Giving a voice to kids online

Giving a voice to kids online

Instead of talking about kids without them, we may learn much more about their worries concerning the internet when we give them a voice in expressing concerns.

Most children use the internet on a daily basis. Very young kids, even toddlers, are online too. They’re often more savvy iPad users than their parents or grandparents. With smart phones, the internet is completely integrated into their lives. Like “real life”, the digital society has its sunny and shady sides. When it comes to children, there’s a tendency to write ‘safety’ in capital letters and focus more on the risks than opportunities, however irrational or relatively small they may be. Many other authors, like Frank Furedi, David Garland, Tim Gill, and Helene Guldberg, have elaborately written about today’s age of fear and control and how it effects society and children’s lives in particular.

Playgrounds are an excellent example of this tendency put forward by Tim Gill, demonstrating how outdoor venues for kids have become terribly boring or have been closed down altogether, as a result of a misperception of risk and harm. Just like the rest of the world, playgrounds are not risk-less places. But the chances of kids being – seriously – harmed are very small indeed. The internet should not follow in these footsteps and become a seemingly safe but ho-hum digital playground. In fact recent studies show that kids don’t run a lot of risks on the internet. For example, less than 15% of European children saw porno on the internet or received sexually explicit messages, and most of those that did were not upset by the experience. Merely, 1% of Dutch children were upset by meeting an online contact offline. Besides, as the saying goes, ‘once bitten twice shy’. In other words, children can learn important lessons from negative experiences. As long as, we – i.e. parents, teachers, policymakers, peers, etc – remain aware of the fact that some kids are vulnerable, less resilient and in need of our support.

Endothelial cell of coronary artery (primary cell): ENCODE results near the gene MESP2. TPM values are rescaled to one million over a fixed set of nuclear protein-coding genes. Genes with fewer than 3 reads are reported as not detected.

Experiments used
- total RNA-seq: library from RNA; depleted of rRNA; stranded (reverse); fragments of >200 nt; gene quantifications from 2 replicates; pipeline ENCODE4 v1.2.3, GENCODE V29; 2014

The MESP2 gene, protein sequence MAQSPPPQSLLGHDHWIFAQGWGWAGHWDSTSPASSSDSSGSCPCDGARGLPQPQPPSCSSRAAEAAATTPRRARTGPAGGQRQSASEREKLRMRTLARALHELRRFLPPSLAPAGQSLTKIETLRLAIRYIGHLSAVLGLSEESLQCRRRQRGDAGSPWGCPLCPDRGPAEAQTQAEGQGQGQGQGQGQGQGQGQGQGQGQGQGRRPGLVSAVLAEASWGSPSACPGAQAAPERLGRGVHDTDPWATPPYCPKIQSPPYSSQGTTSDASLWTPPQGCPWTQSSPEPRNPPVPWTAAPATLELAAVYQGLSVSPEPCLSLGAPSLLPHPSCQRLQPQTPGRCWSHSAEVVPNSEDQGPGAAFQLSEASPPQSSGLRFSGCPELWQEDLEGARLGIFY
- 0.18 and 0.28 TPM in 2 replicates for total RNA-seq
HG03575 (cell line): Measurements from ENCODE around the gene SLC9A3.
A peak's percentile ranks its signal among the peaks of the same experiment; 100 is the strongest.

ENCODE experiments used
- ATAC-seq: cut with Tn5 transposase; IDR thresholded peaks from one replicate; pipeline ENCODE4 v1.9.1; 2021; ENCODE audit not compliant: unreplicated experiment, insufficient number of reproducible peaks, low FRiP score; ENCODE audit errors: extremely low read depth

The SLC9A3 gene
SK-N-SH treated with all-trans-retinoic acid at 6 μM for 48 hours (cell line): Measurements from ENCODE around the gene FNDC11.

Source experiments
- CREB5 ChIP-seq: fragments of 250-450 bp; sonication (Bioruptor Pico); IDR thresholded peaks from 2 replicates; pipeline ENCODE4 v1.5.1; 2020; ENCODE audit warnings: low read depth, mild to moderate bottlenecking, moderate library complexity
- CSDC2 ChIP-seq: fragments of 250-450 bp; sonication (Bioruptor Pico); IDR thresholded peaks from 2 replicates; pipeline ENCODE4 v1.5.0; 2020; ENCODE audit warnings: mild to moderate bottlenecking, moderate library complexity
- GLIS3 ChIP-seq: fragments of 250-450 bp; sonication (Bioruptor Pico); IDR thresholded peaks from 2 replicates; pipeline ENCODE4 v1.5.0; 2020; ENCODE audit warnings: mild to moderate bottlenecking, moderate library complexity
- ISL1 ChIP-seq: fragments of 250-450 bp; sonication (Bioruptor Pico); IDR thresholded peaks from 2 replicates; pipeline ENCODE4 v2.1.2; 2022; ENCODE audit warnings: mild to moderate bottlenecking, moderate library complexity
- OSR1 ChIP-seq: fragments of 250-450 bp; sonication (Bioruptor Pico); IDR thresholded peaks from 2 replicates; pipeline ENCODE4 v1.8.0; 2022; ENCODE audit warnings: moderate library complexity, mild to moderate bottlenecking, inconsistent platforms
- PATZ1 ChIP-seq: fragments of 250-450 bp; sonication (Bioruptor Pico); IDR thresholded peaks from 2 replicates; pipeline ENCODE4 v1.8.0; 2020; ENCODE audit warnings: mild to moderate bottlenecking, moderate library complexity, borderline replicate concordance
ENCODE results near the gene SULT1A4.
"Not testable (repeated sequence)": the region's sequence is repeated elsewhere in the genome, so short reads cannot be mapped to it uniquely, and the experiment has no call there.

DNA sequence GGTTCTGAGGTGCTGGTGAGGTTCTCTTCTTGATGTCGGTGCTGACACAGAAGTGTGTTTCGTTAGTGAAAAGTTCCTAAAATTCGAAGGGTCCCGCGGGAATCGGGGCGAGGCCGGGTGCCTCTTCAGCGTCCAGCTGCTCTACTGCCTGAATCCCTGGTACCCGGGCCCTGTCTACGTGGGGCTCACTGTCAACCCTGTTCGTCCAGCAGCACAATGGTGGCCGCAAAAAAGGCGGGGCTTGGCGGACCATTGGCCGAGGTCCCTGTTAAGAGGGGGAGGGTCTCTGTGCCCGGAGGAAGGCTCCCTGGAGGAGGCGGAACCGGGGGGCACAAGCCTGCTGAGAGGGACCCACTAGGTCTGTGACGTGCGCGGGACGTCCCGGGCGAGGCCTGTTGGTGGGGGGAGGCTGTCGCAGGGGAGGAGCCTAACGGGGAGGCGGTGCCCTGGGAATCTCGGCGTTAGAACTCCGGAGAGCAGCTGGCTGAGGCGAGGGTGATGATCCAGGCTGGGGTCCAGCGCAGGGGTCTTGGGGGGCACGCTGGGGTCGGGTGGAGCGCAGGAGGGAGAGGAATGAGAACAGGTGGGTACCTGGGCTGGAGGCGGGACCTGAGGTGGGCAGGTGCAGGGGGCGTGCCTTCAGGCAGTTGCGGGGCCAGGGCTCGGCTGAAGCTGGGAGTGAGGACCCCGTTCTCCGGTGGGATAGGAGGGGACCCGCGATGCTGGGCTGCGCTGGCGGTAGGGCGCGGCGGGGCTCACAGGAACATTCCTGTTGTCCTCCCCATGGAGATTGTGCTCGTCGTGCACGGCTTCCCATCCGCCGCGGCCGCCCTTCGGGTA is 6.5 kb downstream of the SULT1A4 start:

To take this one step further, we should rather focus on the fundamental rights and freedoms of children on the digital playground. The 1989 UN Child Rights Convention provides guidance on issues of personal development, freedom of information, privacy, protection against abuse and – yes – also play. In line with recent developments in the child rights domain, greater involvement of children in addressing their digital rights and freedoms has been put in place. Interestingly, the EU kids online project recently published the report ‘In their own words: What bothers children online?’ doing just that: giving a voice to the kids themselves. Remarkably, most children (54%) are concerned with what I’d call Internet 1.0 issues, such as seeing violence or pornography on the internet, which seems to justify greater attention to age-rating systems such as PEGI online. However risks that lead to a lot of media anxiety, such as stranger danger (i.e. being contacted online by pedophiles) or abuse of personal data, are rarely mentioned by children as being a cause of concern to them (although they are concerned about privacy violations, like reputational damage).

Obviously this study is only a start. I’m sure children have lots more to tell us when it comes to their online experiences, how their rights and freedom are honored – or not – and what they think their virtual playground should look like. One – admittedly adult – concern is what is called the commercialisation of childhood that has taken on new forms on the internet with the development of advergames, i.e. advertising cleverly wrapped up as game play and subtly seducing children into cravings for certain products. Do we think it’s fair to commercially manipulate kids with game play? Does it matter that – in return – companies create games and other fun stuff for children to play with? The EU Kids online study seems to indicate that children themselves are not much concerned about commercial content, although they may not see through smart advertising strategies well enough to be able to critically reflect on them. So further research is necessary here and in other areas as well. Let’s continue giving kids a voice!

This blog is partly based on Simone’s inaugural lecture of 1 March 2013. Click here for the Dutch text of her inaugural lecture.

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